Know your soy sauce

With so many soy sauces on the shop shelves , it can be a bit overwhelming, so here's our guide to the best...

 

Plate of food with bowl of soy sauce

Chinese soy sauces are available in both light and dark versions. Some are chemically produced and others are only partially brewed. However, any brewing is usually only for a matter of weeks without yeast, unlike Japanese soy sauces, which are brewed with specially cultured yeast for many months. Caramel colouring (E150) is often added to Chinese soy to create its trademark powerful, dark appearance. Many also contain added sugar, monosodium glutamate and preservatives, which may give an artificial taste.

Japanese soy sauce, sometimes referred to as 'shoyu' generally has a lower salt content and includes roasted wheat in the recipe. This not only improves the flavour and aroma, but also the colour of the sauce. The advice is to always look at the label before buying. The fewer ingredients, the better!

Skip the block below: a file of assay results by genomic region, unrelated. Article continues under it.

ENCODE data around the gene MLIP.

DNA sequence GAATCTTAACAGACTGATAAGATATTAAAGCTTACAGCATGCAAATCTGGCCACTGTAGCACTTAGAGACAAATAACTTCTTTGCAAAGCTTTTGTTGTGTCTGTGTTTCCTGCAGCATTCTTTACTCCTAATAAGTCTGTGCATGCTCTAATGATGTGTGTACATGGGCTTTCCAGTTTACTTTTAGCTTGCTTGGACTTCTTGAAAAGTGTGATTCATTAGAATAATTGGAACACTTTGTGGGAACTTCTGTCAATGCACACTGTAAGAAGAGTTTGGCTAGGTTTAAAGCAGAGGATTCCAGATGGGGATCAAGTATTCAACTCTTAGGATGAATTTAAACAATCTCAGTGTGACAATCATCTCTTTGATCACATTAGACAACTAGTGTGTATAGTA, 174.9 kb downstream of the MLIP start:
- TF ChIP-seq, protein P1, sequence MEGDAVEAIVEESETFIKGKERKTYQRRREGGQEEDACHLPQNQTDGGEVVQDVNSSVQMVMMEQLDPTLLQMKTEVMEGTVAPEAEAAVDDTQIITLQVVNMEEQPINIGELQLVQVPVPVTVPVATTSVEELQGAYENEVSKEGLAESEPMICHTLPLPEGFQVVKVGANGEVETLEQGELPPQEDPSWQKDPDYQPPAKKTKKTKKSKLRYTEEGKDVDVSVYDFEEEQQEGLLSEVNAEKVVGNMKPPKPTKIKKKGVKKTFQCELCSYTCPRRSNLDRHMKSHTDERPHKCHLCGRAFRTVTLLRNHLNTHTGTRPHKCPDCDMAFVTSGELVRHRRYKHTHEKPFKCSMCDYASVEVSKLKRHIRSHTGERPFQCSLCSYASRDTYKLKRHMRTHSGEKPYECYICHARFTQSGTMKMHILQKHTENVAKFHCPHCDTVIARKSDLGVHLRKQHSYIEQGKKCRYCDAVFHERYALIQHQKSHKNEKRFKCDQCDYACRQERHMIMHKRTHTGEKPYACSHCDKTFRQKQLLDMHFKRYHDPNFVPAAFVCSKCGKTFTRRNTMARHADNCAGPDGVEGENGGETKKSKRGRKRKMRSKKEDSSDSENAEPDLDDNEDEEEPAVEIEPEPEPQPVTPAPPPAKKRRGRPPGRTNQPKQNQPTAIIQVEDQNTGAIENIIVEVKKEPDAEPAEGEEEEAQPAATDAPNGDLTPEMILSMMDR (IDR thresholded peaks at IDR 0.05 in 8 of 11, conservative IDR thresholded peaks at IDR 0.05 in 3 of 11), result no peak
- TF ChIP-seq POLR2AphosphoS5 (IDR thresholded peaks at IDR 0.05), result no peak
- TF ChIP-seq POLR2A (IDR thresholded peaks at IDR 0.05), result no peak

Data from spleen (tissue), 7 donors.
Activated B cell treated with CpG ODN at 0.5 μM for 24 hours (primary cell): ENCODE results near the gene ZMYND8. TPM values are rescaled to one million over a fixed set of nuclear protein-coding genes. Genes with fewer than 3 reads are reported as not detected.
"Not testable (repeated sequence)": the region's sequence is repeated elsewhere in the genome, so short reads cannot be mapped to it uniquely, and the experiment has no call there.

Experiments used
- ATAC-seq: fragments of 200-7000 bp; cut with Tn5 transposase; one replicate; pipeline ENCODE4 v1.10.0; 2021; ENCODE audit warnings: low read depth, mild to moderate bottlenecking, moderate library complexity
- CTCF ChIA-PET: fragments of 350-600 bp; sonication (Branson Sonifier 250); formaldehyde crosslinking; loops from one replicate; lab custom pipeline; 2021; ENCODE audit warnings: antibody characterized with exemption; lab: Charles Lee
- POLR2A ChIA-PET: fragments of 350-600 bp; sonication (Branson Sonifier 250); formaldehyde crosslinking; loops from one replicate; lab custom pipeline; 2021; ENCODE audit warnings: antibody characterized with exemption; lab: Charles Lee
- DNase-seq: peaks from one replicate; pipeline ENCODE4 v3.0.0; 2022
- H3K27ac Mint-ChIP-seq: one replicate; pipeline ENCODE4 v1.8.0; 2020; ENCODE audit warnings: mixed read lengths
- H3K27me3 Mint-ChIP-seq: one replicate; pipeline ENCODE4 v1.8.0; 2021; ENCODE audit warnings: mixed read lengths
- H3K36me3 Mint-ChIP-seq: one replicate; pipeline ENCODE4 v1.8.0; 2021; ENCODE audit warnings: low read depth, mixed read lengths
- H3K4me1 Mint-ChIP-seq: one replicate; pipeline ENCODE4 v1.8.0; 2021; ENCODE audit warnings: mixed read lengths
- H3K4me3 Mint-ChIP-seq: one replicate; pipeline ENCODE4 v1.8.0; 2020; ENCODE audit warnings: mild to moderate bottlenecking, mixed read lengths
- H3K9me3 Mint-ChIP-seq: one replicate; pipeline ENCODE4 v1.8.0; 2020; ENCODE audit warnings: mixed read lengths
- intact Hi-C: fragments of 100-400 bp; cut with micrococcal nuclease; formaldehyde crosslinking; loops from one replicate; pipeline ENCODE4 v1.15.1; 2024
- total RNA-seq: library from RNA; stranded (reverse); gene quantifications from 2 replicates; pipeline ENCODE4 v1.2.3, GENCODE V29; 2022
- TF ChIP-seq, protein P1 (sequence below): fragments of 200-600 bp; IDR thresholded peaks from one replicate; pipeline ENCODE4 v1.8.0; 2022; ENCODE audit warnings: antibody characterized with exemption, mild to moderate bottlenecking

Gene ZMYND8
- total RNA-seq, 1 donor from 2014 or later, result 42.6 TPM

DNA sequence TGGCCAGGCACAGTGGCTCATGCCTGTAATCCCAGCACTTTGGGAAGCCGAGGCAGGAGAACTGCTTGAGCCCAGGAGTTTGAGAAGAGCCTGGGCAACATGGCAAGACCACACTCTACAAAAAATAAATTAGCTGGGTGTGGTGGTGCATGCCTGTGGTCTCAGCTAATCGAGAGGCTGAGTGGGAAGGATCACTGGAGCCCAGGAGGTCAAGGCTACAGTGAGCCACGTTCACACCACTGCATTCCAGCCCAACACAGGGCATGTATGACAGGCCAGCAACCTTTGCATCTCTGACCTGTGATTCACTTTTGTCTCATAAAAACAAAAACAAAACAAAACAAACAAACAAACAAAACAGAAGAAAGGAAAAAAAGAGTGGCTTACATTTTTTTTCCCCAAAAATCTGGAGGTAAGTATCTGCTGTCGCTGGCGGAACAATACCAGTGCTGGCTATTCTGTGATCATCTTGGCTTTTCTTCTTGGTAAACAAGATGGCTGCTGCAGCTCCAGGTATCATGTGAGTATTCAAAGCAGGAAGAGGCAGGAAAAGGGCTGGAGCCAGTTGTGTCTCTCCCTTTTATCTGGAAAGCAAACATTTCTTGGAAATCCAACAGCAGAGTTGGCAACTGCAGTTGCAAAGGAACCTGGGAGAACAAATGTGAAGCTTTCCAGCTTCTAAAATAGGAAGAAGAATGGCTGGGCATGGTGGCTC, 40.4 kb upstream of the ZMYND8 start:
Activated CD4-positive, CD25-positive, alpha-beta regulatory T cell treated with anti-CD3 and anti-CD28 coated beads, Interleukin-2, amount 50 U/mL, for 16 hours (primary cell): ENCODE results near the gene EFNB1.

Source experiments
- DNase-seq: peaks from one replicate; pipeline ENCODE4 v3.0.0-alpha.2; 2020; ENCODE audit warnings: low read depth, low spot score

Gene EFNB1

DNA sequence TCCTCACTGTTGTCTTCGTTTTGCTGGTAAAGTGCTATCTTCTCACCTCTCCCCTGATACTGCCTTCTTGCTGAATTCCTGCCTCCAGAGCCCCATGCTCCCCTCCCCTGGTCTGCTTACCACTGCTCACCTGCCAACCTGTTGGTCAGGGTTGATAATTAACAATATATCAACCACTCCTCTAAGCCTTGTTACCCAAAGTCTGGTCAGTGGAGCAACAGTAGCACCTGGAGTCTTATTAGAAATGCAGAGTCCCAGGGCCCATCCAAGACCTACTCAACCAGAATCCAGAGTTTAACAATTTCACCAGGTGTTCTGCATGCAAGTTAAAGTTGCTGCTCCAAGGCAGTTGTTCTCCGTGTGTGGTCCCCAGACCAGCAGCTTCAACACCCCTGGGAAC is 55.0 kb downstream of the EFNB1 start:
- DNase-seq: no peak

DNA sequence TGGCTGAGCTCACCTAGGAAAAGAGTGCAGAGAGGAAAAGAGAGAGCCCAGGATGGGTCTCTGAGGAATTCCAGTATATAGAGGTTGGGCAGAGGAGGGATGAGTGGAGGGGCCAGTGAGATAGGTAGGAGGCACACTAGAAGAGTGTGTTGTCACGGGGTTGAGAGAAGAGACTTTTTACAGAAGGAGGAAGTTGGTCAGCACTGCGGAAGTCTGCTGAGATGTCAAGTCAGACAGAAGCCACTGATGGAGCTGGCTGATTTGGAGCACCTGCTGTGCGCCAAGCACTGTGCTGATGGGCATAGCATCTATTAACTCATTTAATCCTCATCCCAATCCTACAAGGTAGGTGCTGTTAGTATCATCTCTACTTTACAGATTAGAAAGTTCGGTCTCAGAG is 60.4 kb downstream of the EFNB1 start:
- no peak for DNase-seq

Look out for the Japanese Kikkoman brand in its iconic red-capped dispenser bottle. It is the global best-seller and preferred choice of professional chefs because Kikkoman is made with just four pure ingredients, soybeans, wheat, salt and water, and is naturally brewed for several months to give a clean and balanced taste. In fact the original recipe has not changed in over 300 years!

Don’t think that Japanese soy sauce is just for stir fries and sushi. Kikkoman has a high level of umami, so it makes a great all-purpose flavour enhancer. Try a splash in your chilli con carne, meat stews and pasta sauces, Yorkshire pudding batters, vinaigrettes and soups. The high unami value means you can cut back on the amount of salt you use too, even the reduced-salt version will give your dishes extra oomph!

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Guest Monday, 18 November 2019

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